The reference method for lipophilicity (logPo/w) determination is the shake-flask method. Due to its disadvantages (e.g., relatively high amounts of analytes and octanol are required, the method is time-consuming and cannot be considered reliable for the compounds with logPo/w > 4), it has been replaced by several other methods for the lipophilicity evaluation – slow stirring method (SSM), capillary electrophoresis (CE), potentiometric titration, cyclic voltammetry (CV), capillary electrophoresis (CE), electrokinetic chromatography (EKC), thin-layer chromatography (TLC), and reversed-phase high-performance liquid chromatography (RP-HPLC). RP-HPLC represents a good alternative for the measurement of lipophilicity. It requires low amounts of tested compounds (1 mg or less) and enables reliable determination of wide range of logPo/w values (−3 < logPo/w < 8) [6]. HPLC retention data were applied in lipophilicity estimation of various groups of drugs [7–9].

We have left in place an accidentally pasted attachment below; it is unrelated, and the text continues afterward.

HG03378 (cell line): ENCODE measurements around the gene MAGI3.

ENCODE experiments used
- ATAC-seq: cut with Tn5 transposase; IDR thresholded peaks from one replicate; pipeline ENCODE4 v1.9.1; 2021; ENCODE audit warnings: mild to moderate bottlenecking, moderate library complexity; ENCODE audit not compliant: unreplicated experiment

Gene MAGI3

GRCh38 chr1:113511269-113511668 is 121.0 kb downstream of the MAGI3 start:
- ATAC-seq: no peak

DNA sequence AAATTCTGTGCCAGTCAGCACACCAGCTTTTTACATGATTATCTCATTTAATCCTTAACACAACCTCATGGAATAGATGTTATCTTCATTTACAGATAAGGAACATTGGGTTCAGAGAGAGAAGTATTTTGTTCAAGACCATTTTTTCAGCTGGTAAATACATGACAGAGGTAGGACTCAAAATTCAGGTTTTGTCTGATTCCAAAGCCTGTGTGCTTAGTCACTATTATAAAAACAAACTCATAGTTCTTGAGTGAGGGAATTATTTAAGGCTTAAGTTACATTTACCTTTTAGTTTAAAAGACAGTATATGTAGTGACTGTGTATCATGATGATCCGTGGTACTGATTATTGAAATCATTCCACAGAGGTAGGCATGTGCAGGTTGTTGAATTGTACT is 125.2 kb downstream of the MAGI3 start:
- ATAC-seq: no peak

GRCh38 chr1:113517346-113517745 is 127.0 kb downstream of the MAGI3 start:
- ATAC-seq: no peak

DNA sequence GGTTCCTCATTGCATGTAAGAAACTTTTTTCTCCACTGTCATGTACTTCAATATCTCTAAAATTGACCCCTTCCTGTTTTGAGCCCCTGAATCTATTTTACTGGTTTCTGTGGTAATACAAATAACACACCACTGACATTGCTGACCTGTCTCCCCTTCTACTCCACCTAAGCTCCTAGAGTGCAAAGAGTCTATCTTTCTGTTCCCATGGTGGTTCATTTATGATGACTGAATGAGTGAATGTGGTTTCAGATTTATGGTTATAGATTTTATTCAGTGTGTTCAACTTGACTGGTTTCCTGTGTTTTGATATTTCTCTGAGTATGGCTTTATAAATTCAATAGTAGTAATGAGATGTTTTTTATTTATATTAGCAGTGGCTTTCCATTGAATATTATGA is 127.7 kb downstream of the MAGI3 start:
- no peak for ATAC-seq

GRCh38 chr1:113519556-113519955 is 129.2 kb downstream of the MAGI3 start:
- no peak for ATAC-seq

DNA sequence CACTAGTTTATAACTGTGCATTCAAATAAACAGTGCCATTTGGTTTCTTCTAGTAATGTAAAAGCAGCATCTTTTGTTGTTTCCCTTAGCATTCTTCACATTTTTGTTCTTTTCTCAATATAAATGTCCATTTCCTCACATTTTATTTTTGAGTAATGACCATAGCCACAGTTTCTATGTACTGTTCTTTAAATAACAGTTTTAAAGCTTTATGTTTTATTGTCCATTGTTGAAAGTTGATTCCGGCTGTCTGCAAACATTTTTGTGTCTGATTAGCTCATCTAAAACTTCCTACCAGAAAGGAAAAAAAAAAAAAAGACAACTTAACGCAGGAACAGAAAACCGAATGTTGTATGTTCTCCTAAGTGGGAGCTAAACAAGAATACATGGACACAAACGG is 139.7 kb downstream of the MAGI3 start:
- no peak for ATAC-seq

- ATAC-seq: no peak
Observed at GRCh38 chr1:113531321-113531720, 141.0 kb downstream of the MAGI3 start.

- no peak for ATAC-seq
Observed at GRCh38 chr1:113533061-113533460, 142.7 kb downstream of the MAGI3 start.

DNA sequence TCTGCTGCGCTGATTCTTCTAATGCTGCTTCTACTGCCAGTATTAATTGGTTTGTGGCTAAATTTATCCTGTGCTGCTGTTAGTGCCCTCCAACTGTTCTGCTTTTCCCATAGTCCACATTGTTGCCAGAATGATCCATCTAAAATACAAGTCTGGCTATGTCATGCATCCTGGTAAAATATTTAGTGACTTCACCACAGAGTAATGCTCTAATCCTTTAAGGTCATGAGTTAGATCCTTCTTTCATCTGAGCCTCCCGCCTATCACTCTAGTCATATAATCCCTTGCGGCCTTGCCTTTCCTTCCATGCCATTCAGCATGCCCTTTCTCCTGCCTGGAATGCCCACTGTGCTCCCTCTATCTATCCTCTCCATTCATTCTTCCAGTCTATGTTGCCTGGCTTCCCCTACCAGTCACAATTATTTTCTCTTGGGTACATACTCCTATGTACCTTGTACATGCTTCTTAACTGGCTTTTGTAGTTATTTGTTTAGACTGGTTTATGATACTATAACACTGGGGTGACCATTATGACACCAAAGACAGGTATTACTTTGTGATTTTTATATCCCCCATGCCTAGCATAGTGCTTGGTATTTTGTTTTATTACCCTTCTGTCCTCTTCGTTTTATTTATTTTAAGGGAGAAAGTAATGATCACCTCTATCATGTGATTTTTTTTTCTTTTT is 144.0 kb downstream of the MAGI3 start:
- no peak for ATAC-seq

The aim of this study was to investigate the effects of different columns and mobile phase compositions on retention behavior of 17β-carboxamide glucocorticoids and select the most reliable RP-HPLC method for the estimation of their lipophilicity. The role of lipophilicity was discussed in terms of quantitative structure-retention relationships (QSRR) analysis and new derivatives with higher expected lipophilicity were designed.

Experimental

Chemicals and reagents

Chemical structures of tested 17β-carboxamide glucocorticoids are presented in Fig. 1. These derivatives were synthesized and structurally characterized in our laboratory [4, 5]. Acetonitril and methanol HPLC purity (Sigma-Aldrich Chemie GmbH, Steinheim, Germany), as well as deionized water (TKA water purification system, Niederelbert, Germany) were used in RP-HPLC analyses.

Fig. 1.
Fig. 1.

Chemical structures and calculated chromatography parameters of tested compounds

Citation: Acta Chromatographica 34, 2; 10.1556/1326.2021.00893

RP-HPLC analyses